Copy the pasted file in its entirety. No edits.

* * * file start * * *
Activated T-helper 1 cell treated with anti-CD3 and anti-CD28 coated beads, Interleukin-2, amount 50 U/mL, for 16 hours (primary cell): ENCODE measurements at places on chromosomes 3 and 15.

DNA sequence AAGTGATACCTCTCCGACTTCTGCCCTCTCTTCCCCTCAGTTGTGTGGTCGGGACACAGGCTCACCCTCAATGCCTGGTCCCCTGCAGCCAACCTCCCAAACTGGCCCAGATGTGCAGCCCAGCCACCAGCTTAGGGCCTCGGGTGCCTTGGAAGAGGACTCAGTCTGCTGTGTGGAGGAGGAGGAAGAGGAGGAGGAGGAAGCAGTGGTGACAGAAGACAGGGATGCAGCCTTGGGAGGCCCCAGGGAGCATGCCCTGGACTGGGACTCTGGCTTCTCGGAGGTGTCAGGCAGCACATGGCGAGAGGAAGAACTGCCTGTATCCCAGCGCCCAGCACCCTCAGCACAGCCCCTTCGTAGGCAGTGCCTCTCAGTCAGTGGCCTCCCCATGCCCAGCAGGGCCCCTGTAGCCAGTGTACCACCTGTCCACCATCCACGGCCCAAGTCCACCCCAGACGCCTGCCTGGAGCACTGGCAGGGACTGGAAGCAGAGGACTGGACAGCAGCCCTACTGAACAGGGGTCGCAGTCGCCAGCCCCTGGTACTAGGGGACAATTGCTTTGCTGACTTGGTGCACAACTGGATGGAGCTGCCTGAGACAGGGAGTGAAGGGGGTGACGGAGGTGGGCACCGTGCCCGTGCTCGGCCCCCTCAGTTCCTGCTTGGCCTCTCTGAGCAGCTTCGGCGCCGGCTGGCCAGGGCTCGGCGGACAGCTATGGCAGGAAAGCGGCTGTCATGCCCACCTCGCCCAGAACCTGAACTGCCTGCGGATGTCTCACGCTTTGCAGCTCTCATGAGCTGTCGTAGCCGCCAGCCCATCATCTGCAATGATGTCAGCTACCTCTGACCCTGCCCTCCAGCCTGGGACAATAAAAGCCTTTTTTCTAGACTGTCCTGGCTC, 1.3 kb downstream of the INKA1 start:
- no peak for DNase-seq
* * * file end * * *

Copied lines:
Activated T-helper 1 cell treated with anti-CD3 and anti-CD28 coated beads, Interleukin-2, amount 50 U/mL, for 16 hours (primary cell): ENCODE measurements at places on chromosomes 3 and 15.

DNA sequence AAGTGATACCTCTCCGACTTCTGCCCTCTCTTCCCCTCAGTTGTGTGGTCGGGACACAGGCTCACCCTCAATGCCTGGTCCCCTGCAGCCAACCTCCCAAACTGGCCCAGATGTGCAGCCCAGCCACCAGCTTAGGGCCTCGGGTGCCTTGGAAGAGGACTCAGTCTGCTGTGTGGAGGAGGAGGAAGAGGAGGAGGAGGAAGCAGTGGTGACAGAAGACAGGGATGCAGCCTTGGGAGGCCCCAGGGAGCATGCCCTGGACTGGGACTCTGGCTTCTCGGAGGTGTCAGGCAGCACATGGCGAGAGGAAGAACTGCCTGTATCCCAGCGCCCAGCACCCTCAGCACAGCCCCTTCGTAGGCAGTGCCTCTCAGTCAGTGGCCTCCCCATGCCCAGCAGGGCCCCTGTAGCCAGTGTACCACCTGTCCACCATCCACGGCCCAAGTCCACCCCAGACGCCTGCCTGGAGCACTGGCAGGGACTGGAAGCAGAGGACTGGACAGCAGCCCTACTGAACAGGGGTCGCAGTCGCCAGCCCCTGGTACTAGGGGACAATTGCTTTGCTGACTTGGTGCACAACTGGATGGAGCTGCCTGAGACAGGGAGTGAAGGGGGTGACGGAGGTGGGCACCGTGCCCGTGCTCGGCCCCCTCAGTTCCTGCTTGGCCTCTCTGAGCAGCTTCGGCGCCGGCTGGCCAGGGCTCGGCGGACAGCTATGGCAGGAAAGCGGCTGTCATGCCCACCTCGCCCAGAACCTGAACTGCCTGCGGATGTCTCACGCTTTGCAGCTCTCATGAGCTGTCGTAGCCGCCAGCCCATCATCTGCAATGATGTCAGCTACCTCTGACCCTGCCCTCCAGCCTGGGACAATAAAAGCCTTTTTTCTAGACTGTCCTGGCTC, 1.3 kb downstream of the INKA1 start:
- no peak for DNase-seq